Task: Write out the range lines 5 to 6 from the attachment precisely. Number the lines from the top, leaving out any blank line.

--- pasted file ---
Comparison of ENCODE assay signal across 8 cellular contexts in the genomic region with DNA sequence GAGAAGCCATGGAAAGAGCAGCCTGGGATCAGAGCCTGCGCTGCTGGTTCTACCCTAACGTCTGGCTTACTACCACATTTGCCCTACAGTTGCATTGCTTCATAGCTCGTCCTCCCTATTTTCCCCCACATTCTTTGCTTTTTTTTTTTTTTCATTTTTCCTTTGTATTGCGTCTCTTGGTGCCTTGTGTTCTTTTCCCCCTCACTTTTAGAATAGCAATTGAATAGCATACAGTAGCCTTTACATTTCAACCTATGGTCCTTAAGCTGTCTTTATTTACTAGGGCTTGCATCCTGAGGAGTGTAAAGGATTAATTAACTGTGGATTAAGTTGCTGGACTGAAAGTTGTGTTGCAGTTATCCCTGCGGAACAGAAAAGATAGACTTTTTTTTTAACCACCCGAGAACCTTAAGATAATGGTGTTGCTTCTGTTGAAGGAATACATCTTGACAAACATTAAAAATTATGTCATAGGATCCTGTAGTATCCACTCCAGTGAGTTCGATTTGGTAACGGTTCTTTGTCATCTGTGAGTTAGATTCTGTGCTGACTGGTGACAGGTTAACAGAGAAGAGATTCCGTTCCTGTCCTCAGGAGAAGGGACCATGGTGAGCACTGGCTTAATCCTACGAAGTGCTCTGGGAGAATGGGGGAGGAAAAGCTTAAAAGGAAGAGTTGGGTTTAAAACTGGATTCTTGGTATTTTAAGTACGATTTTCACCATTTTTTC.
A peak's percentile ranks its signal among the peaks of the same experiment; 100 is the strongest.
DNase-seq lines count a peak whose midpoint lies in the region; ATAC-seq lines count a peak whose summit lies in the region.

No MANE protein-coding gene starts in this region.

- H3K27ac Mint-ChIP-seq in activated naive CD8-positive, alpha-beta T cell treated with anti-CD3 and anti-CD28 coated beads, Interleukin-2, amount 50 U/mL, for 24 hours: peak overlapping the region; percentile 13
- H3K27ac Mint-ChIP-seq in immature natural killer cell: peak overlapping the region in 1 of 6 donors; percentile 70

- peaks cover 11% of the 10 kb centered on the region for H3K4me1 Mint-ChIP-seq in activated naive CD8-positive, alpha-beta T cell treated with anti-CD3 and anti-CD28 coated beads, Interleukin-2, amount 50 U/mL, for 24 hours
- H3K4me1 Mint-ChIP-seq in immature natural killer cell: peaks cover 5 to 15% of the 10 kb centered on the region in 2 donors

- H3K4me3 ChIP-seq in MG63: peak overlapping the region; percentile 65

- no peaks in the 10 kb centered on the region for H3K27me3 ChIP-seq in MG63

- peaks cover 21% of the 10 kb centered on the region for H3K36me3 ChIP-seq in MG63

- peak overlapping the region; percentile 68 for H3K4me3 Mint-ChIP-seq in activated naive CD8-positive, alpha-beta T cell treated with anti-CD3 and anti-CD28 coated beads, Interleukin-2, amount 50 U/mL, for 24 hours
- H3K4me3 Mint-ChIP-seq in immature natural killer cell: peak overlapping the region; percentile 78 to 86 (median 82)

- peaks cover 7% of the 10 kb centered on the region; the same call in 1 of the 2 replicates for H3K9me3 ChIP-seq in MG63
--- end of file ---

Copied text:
- H3K27ac Mint-ChIP-seq in activated naive CD8-positive, alpha-beta T cell treated with anti-CD3 and anti-CD28 coated beads, Interleukin-2, amount 50 U/mL, for 24 hours: peak overlapping the region; percentile 13
- H3K27ac Mint-ChIP-seq in immature natural killer cell: peak overlapping the region in 1 of 6 donors; percentile 70